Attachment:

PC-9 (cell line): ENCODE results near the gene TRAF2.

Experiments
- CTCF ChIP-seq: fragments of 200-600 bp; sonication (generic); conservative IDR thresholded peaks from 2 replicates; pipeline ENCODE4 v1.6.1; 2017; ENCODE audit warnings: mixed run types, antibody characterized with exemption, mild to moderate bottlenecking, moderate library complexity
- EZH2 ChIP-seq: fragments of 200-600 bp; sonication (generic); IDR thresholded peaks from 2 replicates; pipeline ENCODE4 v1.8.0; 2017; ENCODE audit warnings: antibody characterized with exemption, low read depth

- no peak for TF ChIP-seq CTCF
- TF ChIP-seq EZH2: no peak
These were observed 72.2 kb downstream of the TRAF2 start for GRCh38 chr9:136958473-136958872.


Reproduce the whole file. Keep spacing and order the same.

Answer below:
PC-9 (cell line): ENCODE results near the gene TRAF2.

Experiments
- CTCF ChIP-seq: fragments of 200-600 bp; sonication (generic); conservative IDR thresholded peaks from 2 replicates; pipeline ENCODE4 v1.6.1; 2017; ENCODE audit warnings: mixed run types, antibody characterized with exemption, mild to moderate bottlenecking, moderate library complexity
- EZH2 ChIP-seq: fragments of 200-600 bp; sonication (generic); IDR thresholded peaks from 2 replicates; pipeline ENCODE4 v1.8.0; 2017; ENCODE audit warnings: antibody characterized with exemption, low read depth

- no peak for TF ChIP-seq CTCF
- TF ChIP-seq EZH2: no peak
These were observed 72.2 kb downstream of the TRAF2 start for GRCh38 chr9:136958473-136958872.